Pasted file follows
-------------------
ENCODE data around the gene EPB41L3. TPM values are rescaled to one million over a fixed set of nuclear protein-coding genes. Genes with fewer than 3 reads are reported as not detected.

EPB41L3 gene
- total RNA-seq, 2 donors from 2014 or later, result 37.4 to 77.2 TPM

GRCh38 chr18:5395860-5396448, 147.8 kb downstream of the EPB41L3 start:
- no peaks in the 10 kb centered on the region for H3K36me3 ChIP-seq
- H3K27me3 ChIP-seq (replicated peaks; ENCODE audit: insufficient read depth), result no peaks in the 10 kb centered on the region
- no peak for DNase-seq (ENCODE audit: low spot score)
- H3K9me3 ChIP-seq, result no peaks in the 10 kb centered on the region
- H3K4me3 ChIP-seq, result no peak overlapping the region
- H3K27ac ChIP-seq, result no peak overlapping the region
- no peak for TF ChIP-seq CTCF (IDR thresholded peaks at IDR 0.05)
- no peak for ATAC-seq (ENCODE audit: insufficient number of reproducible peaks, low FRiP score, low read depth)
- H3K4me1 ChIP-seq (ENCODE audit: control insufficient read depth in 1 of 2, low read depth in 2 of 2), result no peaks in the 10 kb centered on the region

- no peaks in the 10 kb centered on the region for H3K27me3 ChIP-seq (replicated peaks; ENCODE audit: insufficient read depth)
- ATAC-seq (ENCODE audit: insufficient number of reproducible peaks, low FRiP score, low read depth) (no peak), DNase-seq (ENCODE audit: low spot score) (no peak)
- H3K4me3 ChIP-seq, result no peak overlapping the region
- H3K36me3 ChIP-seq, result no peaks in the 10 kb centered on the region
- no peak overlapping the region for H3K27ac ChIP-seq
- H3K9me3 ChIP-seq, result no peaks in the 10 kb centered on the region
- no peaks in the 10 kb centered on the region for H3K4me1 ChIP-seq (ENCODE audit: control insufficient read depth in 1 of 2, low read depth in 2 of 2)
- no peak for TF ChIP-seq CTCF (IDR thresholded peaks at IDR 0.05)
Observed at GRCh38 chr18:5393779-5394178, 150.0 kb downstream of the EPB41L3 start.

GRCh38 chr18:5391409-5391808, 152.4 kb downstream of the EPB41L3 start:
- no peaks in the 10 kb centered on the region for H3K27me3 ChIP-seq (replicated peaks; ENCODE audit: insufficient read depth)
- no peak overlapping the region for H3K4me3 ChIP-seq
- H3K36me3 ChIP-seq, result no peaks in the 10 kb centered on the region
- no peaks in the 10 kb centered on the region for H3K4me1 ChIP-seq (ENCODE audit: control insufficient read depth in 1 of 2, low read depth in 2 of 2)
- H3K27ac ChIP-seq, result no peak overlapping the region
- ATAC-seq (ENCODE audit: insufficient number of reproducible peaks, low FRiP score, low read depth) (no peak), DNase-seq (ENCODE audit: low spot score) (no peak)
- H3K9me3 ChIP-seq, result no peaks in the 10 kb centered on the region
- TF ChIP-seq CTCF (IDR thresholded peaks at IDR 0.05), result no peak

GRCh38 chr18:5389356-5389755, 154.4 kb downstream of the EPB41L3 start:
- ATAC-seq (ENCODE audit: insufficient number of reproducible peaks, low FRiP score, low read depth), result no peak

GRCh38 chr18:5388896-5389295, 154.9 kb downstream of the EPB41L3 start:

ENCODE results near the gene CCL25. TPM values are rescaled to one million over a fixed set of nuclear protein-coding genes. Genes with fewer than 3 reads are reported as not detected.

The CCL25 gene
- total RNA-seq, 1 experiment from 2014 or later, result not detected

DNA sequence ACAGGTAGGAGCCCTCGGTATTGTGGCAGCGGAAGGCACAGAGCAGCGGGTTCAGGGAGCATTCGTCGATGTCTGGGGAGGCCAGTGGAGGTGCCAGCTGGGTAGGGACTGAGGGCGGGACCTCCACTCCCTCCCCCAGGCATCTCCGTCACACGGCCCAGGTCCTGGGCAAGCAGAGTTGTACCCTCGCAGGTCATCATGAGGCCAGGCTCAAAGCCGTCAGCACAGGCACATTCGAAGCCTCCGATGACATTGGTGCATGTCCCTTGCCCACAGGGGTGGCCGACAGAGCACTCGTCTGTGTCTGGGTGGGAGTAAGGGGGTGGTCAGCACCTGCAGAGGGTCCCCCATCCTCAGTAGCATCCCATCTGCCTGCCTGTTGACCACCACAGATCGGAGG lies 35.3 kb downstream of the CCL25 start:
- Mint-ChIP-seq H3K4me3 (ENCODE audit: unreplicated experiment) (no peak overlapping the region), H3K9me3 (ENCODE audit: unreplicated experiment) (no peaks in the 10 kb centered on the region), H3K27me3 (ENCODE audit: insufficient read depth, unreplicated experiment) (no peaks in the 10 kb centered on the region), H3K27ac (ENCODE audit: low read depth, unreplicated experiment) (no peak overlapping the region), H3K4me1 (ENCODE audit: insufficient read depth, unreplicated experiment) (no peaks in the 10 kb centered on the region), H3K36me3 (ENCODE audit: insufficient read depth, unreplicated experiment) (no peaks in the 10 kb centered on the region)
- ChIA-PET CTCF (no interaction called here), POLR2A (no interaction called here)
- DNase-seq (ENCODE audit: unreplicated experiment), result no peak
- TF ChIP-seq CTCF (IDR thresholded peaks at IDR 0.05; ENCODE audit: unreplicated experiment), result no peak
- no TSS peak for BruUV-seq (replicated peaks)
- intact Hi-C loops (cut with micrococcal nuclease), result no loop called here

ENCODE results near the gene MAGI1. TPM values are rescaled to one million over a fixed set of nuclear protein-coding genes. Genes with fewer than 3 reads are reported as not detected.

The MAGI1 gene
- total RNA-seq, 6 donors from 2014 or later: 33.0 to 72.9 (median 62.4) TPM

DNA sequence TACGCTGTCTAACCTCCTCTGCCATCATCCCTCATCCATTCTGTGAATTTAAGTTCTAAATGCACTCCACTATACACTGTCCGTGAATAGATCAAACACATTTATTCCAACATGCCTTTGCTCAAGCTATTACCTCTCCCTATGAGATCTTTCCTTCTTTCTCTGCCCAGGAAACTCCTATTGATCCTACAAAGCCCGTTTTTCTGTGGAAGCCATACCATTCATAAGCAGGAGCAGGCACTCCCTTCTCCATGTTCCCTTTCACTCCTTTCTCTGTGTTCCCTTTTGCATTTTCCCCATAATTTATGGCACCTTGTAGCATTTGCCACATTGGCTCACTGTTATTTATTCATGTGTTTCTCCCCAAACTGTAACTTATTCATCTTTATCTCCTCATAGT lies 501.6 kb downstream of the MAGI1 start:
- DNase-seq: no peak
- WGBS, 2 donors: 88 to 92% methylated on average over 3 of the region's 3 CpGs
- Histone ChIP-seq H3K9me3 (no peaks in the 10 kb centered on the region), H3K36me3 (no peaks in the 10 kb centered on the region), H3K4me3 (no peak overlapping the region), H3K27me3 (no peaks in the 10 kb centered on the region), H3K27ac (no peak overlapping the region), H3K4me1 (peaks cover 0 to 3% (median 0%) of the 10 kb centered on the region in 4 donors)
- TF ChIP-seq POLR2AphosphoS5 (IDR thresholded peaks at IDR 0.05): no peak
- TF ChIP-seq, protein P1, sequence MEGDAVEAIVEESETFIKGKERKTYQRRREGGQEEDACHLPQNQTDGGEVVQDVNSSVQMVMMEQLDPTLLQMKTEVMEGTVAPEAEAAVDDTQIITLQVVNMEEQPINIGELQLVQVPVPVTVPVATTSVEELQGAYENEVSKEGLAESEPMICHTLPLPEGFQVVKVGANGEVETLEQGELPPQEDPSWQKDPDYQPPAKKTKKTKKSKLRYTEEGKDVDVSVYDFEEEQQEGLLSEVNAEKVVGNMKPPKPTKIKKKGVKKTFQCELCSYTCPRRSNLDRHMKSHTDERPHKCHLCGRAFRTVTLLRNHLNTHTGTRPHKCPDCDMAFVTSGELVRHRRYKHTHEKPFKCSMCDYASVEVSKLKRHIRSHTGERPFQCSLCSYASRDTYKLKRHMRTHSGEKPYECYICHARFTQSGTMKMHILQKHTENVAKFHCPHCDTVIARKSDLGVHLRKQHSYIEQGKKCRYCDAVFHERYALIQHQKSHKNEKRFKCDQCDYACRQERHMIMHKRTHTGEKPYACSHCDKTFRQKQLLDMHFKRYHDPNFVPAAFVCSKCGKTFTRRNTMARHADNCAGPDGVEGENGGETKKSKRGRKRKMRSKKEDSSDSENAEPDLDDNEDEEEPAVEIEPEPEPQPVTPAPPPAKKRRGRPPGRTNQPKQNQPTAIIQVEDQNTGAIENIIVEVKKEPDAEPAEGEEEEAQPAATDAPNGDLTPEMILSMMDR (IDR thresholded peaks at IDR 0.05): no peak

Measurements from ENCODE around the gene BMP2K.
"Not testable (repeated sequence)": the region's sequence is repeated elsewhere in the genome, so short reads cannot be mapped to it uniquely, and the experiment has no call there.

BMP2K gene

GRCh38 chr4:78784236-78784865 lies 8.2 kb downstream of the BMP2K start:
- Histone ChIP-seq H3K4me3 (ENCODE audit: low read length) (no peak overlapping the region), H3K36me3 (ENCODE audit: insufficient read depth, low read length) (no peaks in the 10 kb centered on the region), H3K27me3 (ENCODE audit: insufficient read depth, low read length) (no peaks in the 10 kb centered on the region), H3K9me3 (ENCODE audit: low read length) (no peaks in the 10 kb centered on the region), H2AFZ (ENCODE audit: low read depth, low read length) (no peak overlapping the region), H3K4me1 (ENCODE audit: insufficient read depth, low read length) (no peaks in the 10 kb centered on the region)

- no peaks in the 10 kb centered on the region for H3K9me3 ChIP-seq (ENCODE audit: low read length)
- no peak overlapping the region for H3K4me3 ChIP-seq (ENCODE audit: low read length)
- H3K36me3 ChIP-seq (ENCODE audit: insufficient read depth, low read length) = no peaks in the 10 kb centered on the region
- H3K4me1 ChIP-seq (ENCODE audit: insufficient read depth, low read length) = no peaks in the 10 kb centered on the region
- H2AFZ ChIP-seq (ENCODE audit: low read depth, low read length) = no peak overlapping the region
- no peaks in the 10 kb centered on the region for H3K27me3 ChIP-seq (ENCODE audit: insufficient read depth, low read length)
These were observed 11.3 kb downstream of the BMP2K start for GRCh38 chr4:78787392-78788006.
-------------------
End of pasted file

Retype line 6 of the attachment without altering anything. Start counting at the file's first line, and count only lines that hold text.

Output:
- H3K27me3 ChIP-seq (replicated peaks; ENCODE audit: insufficient read depth), result no peaks in the 10 kb centered on the region